Governor Nathan Deal lauded the passage of House Bill 159.

“I applaud the House and Senate for working together to overwhelmingly pass these comprehensive revisions to the adoption code,” said Deal. “This compromise modernizes and streamlines Georgia’s adoption system to meet the needs and challenges of the 21st century. These reforms will bring us in line with other states nationally while uniting children and parents in loving, permanent homes. I commend the bill’s sponsor, Rep. Bert Reeves, for his tireless work on behalf of Georgia’s children, and I applaud the efforts of legislators and other stakeholders in ensuring passage of HB 159. I look forward to signing this legislation into law, thereby updating our decades-old adoption code.”

From Jill Nolin for the Valdosta Daily Times:

Lawmakers crafted a compromise last week, which includes the power-of-attorney provision but adds more safeguards.

They remain at odds, however, over whether adoptive parents should be able to pay some living expenses for birth mothers when going through a private attorney.

Rather than continue to hold up the measure, state Sen. Jesse Stone, R-Waynesboro, said he will propose a legislative study committee delve into the issue and the possible impact that allowing payment for living expenses would have on the cost of adoptions.

Stone said the measure was “too important a bill to delay.”

The measure, which passed in the Senate with 53-to-2-vote, is the first update of the state’s adoption laws in nearly 30 years. It’s also the first major bill to clear the General Assembly so far this year.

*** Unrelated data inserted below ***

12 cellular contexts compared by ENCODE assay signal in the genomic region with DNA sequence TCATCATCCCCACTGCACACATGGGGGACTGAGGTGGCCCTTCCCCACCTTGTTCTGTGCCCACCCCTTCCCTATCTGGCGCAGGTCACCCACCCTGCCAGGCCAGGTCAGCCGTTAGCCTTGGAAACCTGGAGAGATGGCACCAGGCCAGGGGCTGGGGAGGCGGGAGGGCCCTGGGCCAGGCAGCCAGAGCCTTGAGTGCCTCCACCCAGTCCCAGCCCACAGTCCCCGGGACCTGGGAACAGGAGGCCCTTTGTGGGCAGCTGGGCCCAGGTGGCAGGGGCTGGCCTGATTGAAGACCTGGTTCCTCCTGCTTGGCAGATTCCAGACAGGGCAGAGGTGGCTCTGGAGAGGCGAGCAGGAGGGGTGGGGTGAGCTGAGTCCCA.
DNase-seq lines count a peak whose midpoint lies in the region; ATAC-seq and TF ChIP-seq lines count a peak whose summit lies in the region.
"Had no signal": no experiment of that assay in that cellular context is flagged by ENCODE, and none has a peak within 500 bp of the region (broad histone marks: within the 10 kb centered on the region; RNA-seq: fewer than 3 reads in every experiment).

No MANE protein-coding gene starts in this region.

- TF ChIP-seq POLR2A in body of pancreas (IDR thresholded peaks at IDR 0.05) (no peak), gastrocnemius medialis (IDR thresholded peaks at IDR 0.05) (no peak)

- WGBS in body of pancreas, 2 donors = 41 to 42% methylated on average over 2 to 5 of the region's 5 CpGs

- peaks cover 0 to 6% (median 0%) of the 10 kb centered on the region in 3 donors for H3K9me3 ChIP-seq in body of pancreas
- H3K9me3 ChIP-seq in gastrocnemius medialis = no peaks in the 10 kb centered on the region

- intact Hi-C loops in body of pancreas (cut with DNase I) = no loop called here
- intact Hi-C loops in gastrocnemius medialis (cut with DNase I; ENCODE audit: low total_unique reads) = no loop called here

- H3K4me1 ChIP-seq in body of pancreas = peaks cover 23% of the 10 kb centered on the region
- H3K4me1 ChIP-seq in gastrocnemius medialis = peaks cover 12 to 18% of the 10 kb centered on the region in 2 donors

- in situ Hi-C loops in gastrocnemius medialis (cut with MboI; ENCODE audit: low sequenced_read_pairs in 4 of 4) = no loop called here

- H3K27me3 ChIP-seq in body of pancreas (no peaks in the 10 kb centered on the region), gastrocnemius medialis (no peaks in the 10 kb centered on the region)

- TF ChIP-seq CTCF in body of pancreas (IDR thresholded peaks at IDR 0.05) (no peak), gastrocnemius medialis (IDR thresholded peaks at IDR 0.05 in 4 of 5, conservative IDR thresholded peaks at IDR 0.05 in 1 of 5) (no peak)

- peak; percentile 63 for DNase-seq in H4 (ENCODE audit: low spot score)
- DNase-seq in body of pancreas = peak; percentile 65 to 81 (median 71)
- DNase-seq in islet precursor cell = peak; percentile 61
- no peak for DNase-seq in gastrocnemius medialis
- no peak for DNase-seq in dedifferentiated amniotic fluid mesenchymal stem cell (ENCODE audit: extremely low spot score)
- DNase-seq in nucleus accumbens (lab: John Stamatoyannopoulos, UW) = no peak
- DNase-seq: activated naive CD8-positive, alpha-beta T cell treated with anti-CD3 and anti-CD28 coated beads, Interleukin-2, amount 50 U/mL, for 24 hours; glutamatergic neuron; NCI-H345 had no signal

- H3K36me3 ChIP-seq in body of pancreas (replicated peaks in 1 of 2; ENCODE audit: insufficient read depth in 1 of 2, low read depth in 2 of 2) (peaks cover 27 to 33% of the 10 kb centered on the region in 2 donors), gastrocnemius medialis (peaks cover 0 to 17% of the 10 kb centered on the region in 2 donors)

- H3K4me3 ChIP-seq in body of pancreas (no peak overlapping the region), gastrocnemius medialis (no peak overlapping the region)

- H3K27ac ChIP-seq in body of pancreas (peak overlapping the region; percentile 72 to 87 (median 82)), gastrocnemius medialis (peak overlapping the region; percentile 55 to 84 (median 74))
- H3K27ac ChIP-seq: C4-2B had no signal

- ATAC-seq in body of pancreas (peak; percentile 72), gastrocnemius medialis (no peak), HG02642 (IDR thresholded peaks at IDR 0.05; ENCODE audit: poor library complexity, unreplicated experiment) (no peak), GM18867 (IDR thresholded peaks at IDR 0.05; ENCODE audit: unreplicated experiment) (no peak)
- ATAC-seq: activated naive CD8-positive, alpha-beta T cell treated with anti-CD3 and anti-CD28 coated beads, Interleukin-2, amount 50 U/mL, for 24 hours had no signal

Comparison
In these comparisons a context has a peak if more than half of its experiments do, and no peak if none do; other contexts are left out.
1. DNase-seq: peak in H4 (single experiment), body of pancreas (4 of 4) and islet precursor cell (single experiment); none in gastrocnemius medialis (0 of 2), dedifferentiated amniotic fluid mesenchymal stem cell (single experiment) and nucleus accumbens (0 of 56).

From the Gainesville Times:

State Rep. Emory Dunahoo, R-Gillsville, said he would like to see the religious exemption added back at some point, but was willing to compromise for now.

“These children have nothing to say when they’re born … there is also an opportunity to bring something back later,” he added.

State Rep. Lee Hawkins, R-Gainesville, told The Times last week that the bill needed to pass this year.

“I voted for the original bill, which provided the children of Georgia a better life through an opportunity for adoption,” he added.

“Remove the politics, this is about children and welfare and giving working-class families access to adoption processes that aren’t cost-prohibitive,” state Sen. Butch Miller, R-Gainesville, told The Times about why he supports the legislation.

“No, it’s not perfect,” he added, “but a big step forward.”

A pair of Health care bills, Senate Bill 357 by Sen. Dean Burke (R-Bainbridge) and Senate Bill 352 by Sen. Renee Unterman (R-Buford) are headed for floor votes on Wednesday. From the Rome News-Tribune:

Sen. Chuck Hufstetler, R-Rome, said he expects them to clear the chamber this week.